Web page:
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Fruitfulness and Usefulness

Fruitfulness and Usefulness

Sunflower fields trampled, pumpkin patches trod under, apple orchards pillaged and wrecked. It has become a phenomenon of the Instagram era that fields ripe for harvest are also fields perfect for selfies. When the flowers are at their brightest, the pumpkins at their biggest, the apples at their reddest, word gets out, and crowds descend. One nearby farm had to close after an estimated 7,000 cars attempted to park in the streets around it. “By noon, the hordes were coming from all directions. People were parking as much as a kilometre away. The crowds started ignoring the overwhelmed farm staff, strolling into the fields without paying. Police told the Bogles that parents were crossing four lanes of traffic with strollers, people were getting in fender benders—one driver had his door ripped off by a passing car.” Their website now makes it clear: “There will be NO 2021 SUNFLOWER PHOTOGRAPHY OPPORTUNITIES.”

It used to be that a sunflower plant at full bloom represented a commodity that was valuable as a source of food. Pumpkin patches and apple orchards, too. Their primary value was not related to their beauty but their utility. However, in the age of Instagram, the fact that these plants provide food has become secondary to the fact that they look pretty. They are no longer a commodity, but a prop. And so people swarm to the site to get a photo of their face in the foreground and the sunflowers in the background. It’s a little parable for our times, that.

The Bible has much to say about fruit and fruitfulness. “Bear fruit,” says Jesus, and “each tree is known by its own fruit.” And again, “I am the vine; you are the branches. Whoever abides in me and I in him, he it is that bears much fruit.” The Apostle Paul spoke of it in many of his epistles and perhaps most memorably in Galatians where he said “the fruit of the Spirit is love, joy, peace, patience, kindness, goodness, faithfulness, gentleness, self-control.”

We learn that fruit represents the external evidence of a person’s life and character. Just as an apple tree produces apples and an orange tree produces oranges, lost people produce one kind of fruit and forgiven people produce another. Or, to change the analogy slightly, a healthy tree produces healthy fruit while an unhealthy tree produces rotten fruit. God’s expectation is that those who have been transformed by his gospel will begin to bear fruit in keeping with their lives of repentance. As the Spirit takes up residence within and begins his work of renewal, a person will begin to produce love where there used to be hate, joy where there used to be bitterness, peace where there used to be rivalry, and so on. God transforms us from the inside out, and the external evidence of this transformation is fruit.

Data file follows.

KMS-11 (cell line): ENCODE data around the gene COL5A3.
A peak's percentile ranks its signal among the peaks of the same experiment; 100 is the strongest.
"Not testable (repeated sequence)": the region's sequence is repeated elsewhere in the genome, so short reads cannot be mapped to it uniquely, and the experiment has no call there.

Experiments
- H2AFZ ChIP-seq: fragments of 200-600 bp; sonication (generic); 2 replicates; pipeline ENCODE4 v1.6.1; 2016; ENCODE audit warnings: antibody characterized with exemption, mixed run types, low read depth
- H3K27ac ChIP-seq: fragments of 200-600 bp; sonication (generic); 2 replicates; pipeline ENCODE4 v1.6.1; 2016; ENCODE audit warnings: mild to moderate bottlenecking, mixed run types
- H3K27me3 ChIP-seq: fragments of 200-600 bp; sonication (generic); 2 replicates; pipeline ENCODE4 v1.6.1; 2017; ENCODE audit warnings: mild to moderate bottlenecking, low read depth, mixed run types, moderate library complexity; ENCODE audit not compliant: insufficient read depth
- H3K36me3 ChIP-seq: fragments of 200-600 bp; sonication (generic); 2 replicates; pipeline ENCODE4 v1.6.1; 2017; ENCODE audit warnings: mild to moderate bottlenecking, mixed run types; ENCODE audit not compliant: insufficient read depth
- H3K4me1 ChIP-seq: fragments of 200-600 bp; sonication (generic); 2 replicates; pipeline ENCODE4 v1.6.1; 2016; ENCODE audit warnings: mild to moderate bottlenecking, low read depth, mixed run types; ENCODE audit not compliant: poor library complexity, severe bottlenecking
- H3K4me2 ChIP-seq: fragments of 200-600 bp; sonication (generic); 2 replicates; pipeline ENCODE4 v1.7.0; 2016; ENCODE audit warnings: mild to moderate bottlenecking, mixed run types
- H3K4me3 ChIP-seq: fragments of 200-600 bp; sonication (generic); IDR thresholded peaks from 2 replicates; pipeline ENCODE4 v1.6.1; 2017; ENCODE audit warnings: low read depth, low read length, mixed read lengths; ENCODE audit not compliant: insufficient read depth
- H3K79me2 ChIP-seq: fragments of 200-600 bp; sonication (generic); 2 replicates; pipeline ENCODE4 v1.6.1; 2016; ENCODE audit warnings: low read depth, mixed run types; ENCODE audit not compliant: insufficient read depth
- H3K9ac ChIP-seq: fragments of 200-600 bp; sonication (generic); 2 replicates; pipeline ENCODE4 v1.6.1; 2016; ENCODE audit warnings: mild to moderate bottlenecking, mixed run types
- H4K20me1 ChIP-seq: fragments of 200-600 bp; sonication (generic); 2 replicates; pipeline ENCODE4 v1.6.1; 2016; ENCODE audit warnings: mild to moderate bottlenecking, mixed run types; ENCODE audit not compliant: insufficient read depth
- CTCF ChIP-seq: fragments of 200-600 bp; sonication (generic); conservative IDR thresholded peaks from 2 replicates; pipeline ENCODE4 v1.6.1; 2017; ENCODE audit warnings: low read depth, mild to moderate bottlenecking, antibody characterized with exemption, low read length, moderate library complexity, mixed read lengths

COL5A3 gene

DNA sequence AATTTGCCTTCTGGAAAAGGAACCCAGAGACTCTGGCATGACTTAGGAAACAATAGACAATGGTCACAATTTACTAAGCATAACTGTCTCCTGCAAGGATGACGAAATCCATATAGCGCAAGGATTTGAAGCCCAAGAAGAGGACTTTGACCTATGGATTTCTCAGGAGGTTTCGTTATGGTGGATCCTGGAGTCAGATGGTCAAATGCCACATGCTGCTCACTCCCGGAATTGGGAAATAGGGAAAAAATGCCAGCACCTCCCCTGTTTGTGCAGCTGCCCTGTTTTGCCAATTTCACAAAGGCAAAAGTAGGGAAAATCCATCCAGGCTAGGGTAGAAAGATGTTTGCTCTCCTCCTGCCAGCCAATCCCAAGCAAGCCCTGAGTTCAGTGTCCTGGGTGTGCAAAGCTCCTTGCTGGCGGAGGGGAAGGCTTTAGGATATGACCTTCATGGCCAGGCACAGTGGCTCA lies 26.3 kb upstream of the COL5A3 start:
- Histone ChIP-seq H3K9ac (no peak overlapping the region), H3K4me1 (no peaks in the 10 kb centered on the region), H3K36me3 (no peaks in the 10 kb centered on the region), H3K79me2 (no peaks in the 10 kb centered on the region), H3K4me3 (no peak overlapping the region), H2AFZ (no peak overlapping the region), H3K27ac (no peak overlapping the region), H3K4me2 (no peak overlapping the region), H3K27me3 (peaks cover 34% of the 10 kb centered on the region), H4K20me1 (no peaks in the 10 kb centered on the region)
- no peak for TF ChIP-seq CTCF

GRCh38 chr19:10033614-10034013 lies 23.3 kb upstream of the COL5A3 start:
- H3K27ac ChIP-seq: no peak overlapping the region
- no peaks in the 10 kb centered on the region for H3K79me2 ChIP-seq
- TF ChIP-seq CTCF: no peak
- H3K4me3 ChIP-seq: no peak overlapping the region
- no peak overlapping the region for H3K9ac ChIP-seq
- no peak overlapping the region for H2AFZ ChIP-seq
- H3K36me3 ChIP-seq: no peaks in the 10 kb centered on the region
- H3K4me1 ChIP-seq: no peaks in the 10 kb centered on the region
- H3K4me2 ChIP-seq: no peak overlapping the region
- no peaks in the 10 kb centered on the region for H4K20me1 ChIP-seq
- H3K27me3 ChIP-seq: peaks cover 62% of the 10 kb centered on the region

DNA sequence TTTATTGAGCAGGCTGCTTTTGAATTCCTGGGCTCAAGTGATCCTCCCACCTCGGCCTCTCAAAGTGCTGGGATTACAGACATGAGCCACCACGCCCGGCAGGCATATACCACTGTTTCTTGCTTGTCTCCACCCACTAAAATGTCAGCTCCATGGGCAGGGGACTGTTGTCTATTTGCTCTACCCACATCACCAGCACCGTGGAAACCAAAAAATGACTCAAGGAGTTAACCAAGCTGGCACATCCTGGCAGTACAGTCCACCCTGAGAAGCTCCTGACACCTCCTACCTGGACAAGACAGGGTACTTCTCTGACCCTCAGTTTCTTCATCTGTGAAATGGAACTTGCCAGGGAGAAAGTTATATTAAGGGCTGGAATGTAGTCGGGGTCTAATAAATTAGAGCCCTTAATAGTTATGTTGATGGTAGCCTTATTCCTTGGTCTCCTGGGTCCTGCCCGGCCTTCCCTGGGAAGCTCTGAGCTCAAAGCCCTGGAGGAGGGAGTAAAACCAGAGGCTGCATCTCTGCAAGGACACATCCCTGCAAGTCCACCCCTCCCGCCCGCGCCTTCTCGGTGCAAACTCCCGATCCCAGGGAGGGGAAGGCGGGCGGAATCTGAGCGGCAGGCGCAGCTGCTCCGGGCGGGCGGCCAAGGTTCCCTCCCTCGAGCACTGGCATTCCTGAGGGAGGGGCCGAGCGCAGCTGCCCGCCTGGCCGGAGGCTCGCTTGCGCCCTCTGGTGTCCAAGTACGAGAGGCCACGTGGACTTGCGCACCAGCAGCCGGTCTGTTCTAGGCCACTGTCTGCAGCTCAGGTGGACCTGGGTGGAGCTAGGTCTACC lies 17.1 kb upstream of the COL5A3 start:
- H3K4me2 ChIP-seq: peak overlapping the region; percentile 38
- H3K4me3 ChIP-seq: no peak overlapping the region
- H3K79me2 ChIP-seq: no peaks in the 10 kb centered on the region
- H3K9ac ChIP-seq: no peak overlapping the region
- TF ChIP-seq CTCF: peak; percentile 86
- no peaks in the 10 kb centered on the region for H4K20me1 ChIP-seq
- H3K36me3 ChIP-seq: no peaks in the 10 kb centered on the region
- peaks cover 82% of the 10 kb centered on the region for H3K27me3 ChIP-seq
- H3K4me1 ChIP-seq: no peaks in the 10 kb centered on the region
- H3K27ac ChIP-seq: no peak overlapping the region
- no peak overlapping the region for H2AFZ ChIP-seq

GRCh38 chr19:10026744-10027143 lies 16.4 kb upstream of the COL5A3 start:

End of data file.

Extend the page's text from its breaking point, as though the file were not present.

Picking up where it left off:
There are a number of ways in which a tree and a Christian bearing fruit are similar, but perhaps most notably this: Though fruit is beautiful, it is not meant to be looked at or admired, but given to others. An apple tree heavy with perfect fruit is a wonder to behold. But it does a starving person no good if he cannot reach out and take its fruit and be nourished by it. A sunflower is one of the most beautiful of all flowers, especially when in a field surrounded by millions of others. But they do our hungry bodies no good if we cannot pluck the seeds and eat them. And in much the same way, the Spirit does not cause us to bear fruit so we can look spiritually beautiful while keeping all the good of it to ourselves. He causes us to bear fruit so we have something to give to others, some way to bless them, some way to nourish them as they walk the weary road of life.

Thus, the Spirit gives us patience, so we can express that patience toward others when they wrong us or so we can bear with them in love when their Christian progress slows to a crawl. The Spirit makes us kind, so we can express kindness to others when they are downcast or downtrodden. The Spirit works self-control within us so we are no longer distracted by whatever else might have had power over us, but can instead discipline ourselves toward godliness and toward expressing love for others. Fruit is not a decoration, not a prop, but a means to the great end of doing good to others and, thus, glorifying God.

We may be accustomed to inventorying our fruit to see whether we feel its evidence within or whether we are aware of making some kind of spiritual progress. Well and good. But it is better still to look at whether that fruit is feeding and nourishing others. Is patience something you feel internally, or something that expresses itself in relationship with others so they benefit from it? Do you have the joy (joy joy joy) down in your heart, or is it manifesting itself through your mouth and through your hands and thus proving a blessing to those around you? Do you merely have gentle thoughts, or do you have gentle lips and gentle hands? Look inside, to be certain, but also look outside to ensure the fruit of your relationship with the Lord is a gift not only to you, but to all you know, all you love. For like fruit on a tree, fruit on a life is meant to be a gift that nourishes those who are hungry for a blessing.


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